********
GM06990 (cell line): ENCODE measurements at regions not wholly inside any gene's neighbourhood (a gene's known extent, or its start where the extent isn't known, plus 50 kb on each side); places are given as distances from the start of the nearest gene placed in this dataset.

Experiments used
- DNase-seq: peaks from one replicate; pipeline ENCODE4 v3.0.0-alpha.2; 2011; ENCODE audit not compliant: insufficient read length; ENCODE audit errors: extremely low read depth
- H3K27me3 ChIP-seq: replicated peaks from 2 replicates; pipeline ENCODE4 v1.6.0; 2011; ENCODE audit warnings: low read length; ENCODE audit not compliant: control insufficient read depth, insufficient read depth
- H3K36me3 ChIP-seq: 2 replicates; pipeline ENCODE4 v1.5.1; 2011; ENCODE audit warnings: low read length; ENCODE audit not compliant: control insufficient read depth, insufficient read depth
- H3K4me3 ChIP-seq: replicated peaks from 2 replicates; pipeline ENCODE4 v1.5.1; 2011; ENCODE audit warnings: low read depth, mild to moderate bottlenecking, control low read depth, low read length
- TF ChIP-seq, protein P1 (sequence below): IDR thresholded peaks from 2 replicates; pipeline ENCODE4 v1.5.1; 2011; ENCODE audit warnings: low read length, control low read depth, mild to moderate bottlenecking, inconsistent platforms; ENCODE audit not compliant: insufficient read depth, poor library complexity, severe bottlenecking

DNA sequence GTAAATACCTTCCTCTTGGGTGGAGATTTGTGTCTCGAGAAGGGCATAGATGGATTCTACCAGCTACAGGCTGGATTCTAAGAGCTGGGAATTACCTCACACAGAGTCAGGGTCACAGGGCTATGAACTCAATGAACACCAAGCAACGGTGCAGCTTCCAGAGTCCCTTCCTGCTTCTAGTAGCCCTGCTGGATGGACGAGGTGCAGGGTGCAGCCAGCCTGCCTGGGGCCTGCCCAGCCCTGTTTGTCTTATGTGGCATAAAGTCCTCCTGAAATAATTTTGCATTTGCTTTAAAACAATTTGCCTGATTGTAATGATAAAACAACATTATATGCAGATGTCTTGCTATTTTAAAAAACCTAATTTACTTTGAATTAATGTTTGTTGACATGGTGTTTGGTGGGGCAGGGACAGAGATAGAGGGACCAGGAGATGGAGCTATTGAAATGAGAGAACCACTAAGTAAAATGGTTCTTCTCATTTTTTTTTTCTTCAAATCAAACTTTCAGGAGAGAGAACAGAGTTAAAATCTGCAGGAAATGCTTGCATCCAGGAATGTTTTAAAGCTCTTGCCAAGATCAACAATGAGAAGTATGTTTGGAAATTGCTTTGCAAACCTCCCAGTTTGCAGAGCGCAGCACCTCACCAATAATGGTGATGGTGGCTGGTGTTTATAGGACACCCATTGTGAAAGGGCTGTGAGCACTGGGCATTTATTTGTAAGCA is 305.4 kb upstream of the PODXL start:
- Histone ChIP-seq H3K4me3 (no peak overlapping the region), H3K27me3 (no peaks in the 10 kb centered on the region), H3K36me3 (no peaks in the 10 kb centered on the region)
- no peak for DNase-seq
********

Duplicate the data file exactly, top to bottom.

GM06990 (cell line): ENCODE measurements at regions not wholly inside any gene's neighbourhood (a gene's known extent, or its start where the extent isn't known, plus 50 kb on each side); places are given as distances from the start of the nearest gene placed in this dataset.

Experiments used
- DNase-seq: peaks from one replicate; pipeline ENCODE4 v3.0.0-alpha.2; 2011; ENCODE audit not compliant: insufficient read length; ENCODE audit errors: extremely low read depth
- H3K27me3 ChIP-seq: replicated peaks from 2 replicates; pipeline ENCODE4 v1.6.0; 2011; ENCODE audit warnings: low read length; ENCODE audit not compliant: control insufficient read depth, insufficient read depth
- H3K36me3 ChIP-seq: 2 replicates; pipeline ENCODE4 v1.5.1; 2011; ENCODE audit warnings: low read length; ENCODE audit not compliant: control insufficient read depth, insufficient read depth
- H3K4me3 ChIP-seq: replicated peaks from 2 replicates; pipeline ENCODE4 v1.5.1; 2011; ENCODE audit warnings: low read depth, mild to moderate bottlenecking, control low read depth, low read length
- TF ChIP-seq, protein P1 (sequence below): IDR thresholded peaks from 2 replicates; pipeline ENCODE4 v1.5.1; 2011; ENCODE audit warnings: low read length, control low read depth, mild to moderate bottlenecking, inconsistent platforms; ENCODE audit not compliant: insufficient read depth, poor library complexity, severe bottlenecking

DNA sequence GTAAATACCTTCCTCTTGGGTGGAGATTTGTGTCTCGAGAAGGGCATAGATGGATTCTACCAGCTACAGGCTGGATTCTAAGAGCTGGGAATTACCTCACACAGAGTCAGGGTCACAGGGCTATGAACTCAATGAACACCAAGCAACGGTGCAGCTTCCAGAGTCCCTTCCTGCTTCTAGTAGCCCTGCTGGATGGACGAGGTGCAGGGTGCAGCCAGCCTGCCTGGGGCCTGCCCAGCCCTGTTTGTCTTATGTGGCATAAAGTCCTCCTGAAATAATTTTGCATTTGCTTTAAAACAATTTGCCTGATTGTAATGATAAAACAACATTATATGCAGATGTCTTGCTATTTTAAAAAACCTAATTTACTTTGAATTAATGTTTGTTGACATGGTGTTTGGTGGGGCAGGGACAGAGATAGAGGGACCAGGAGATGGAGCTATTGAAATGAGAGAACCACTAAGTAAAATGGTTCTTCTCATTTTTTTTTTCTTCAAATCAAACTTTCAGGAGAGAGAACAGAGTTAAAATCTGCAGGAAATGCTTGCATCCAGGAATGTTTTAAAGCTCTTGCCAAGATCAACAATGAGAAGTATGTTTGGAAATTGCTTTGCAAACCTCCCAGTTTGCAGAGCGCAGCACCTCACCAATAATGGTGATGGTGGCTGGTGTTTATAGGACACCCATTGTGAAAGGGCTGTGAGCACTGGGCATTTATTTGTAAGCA is 305.4 kb upstream of the PODXL start:
- Histone ChIP-seq H3K4me3 (no peak overlapping the region), H3K27me3 (no peaks in the 10 kb centered on the region), H3K36me3 (no peaks in the 10 kb centered on the region)
- no peak for DNase-seq